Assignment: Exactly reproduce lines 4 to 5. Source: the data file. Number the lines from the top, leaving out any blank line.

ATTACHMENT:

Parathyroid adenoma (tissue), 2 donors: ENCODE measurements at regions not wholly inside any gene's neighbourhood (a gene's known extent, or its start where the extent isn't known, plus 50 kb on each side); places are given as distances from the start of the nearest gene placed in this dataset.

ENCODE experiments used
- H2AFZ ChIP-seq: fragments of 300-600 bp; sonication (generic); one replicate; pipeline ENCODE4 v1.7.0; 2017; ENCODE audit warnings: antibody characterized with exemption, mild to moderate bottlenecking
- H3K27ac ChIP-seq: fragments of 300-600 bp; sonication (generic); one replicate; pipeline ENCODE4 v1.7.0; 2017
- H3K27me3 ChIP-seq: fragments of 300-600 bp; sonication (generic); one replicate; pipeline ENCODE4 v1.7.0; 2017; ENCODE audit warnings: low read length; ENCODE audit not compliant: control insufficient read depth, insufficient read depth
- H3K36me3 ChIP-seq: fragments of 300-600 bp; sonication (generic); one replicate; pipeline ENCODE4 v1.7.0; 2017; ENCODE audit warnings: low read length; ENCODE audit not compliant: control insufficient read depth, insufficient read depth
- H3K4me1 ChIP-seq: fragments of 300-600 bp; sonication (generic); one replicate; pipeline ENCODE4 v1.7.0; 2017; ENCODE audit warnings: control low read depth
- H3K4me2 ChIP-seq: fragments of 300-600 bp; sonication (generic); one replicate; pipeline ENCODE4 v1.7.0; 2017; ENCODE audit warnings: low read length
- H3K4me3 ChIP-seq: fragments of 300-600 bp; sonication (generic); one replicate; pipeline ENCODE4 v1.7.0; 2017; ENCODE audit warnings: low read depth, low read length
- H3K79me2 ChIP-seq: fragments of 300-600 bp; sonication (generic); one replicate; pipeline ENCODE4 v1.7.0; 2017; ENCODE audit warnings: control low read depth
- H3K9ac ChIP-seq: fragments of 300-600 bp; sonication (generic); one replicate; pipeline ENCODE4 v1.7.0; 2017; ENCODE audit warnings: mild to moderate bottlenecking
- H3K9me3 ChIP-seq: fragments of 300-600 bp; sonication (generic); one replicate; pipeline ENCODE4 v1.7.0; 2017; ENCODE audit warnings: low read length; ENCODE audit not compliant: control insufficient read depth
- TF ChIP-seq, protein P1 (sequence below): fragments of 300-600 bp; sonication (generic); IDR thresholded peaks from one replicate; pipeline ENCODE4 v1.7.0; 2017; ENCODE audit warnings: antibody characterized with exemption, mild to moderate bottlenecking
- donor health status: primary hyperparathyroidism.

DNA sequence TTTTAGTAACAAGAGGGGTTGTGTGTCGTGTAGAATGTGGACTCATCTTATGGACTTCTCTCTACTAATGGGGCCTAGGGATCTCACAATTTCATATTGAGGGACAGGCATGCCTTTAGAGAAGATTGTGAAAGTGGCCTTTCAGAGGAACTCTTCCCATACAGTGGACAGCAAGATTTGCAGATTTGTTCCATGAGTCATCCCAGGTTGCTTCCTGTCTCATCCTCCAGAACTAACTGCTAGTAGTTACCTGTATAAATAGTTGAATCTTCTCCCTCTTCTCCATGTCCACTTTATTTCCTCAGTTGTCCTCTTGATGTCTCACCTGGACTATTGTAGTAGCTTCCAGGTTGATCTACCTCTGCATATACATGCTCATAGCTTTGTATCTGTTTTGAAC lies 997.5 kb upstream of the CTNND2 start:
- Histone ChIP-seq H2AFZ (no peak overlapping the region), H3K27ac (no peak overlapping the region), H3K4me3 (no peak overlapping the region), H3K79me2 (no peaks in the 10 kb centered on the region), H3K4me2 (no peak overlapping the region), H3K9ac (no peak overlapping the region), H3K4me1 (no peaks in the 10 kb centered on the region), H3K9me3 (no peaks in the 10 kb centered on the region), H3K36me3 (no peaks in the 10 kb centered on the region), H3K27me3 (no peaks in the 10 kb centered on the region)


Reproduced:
- H3K27ac ChIP-seq: fragments of 300-600 bp; sonication (generic); one replicate; pipeline ENCODE4 v1.7.0; 2017
- H3K27me3 ChIP-seq: fragments of 300-600 bp; sonication (generic); one replicate; pipeline ENCODE4 v1.7.0; 2017; ENCODE audit warnings: low read length; ENCODE audit not compliant: control insufficient read depth, insufficient read depth